Archive for the 'Inspirational Stories' Category

Funny Insurance Claims

 FUNNY INSURANCE CLAIMS
            By Peter Wallin,  NY Insurance Agent
            www.WallinInsurance.com

 

The statements below are taken from actual insurance accident claims
forms, thank goodness they are not OUR clients!  They are real,
however (you can’t make up this kind of stuff). Read ‘em and laugh
and be glad it wasn’t you.

  • No one was to blame for the accident but it would never have happened if the other driver had been alert.
  • I didn’t think the speed limit applied after midnight.
  • The indirect cause of the accident was a little guy in a small car with a big mouth.
  • I was on the way to the doctor with rear end trouble when my universal joint gave way causing me to have an accident.
  • On approach to the traffic lights the car in front suddenly broke.
  • The accident was caused by me waving to the man I hit last week.
  • Windshield broke. Cause unknown. Probably Voodoo.
  • The accident happened when the right front door of a car came round the corner without giving a signal.
  • I had been driving for forty years when I fell asleep at the wheel and had an accident.
  • I left for work this morning at 7am as usual when I collided straight into a bus. The bus was 5 minutes early.
  • An invisible car came out of nowhere, struck my car and vanished.
  • I knew the dog was possessive about the car but I would not have asked her to drive it if I had thought there was any risk.
  • The accident happened because I had one eye on the truck in front, one eye on the pedestrian, and the other on the car behind.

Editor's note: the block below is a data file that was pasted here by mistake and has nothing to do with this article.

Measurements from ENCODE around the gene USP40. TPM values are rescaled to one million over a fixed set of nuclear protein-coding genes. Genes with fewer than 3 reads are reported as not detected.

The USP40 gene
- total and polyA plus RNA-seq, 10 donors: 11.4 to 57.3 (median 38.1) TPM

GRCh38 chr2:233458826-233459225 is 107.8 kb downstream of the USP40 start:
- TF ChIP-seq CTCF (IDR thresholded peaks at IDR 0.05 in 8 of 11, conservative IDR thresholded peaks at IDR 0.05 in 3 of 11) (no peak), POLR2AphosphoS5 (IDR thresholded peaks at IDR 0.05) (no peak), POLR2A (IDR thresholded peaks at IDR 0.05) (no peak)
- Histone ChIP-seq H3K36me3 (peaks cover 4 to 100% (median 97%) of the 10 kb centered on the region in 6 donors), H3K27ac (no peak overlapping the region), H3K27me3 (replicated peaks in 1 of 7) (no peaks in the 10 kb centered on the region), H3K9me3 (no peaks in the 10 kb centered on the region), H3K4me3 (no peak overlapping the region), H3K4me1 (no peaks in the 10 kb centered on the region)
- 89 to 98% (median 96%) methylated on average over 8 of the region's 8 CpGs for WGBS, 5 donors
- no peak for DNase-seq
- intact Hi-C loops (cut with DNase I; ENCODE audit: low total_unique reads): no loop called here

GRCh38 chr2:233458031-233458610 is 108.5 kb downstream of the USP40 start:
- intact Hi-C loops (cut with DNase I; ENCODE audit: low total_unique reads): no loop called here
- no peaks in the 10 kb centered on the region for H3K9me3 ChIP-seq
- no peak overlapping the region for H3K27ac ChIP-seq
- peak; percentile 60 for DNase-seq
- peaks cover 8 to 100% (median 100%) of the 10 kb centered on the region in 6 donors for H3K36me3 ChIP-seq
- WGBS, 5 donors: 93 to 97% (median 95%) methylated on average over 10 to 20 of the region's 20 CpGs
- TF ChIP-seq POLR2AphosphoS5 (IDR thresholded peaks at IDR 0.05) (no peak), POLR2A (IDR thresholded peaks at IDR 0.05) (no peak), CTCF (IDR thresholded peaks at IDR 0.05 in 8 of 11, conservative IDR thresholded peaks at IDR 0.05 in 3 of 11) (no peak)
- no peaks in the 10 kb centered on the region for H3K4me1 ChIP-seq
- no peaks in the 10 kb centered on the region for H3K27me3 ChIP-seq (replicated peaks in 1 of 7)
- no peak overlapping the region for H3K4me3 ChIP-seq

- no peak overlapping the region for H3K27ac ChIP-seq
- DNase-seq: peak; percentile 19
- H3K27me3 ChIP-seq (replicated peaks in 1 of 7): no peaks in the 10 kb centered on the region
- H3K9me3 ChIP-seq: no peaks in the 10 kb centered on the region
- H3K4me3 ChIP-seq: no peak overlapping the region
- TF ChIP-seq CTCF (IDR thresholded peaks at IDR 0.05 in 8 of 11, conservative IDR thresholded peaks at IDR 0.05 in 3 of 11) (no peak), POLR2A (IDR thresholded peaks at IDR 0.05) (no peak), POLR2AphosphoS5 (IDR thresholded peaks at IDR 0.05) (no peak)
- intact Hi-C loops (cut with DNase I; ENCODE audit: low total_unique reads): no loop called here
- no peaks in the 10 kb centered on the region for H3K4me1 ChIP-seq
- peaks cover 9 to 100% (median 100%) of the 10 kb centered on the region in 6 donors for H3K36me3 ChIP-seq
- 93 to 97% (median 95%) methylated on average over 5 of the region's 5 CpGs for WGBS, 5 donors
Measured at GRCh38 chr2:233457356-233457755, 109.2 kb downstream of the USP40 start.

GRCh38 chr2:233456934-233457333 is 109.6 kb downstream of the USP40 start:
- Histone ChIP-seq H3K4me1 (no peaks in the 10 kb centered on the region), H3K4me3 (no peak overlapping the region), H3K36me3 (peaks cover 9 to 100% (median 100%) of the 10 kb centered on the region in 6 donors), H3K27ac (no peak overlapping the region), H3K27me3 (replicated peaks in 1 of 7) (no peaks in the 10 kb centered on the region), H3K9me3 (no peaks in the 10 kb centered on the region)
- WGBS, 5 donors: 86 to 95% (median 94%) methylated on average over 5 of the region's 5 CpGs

• I was thrown from my car as it left the road. I was later found in a ditch by some stray cows.
  • The telephone pole was approaching. I was attempting to swerve out of the way when I struck the front end.
  • Coming home I drove into the wrong house and collided with a tree I don’t have.
  • I told the police that I was not injured, but on removing my hat found that I had a fractured skull.
  • I pulled away from the side of the road, glanced at my mother-in-law and headed over the embankment.
  • I thought my window was down, but I found it was up when I put my head through it.
  • As I approached an intersection a sign suddenly appeared in a place where no stop sign had ever appeared before. I was unable to stop in time to avoid the accident.

Taking the Car Keys from My Dad, by Insurance Agent Peter Wallin

Taking the Car Keys from My Dad
                      by Peter Wallin, Elmira NY Insurance Agent
                      www.WallinInsurance.com

       A retired Dean from the University of Buffalo Law School, Dad was my idol and mentor in life.  He taught me all about finances, the value of a good education and how to be a good husband and father.   This past year however, his memory skills and response time have faded.  He sometimes appeared lost and confused when driving to the grocery store or coffee shop.  When asked why it took so long to return home, more often than not he couldn’t give us an acceptable answer.

       It was time to have the talk with our 83-year old dad.  Although we knew it would be difficult, my oldest sister Lisa (a nurse) and I visited with him and explained that, in the interest of safety, it may be wise for him to no longer drive.   I put a note on the refrigerator reminding him of an agreement not to drive alone.  Fortunately, Mom is still able to drive to the coffee shop and his regular medical appointments.   We hid the car keys and eventually sold one of their cars.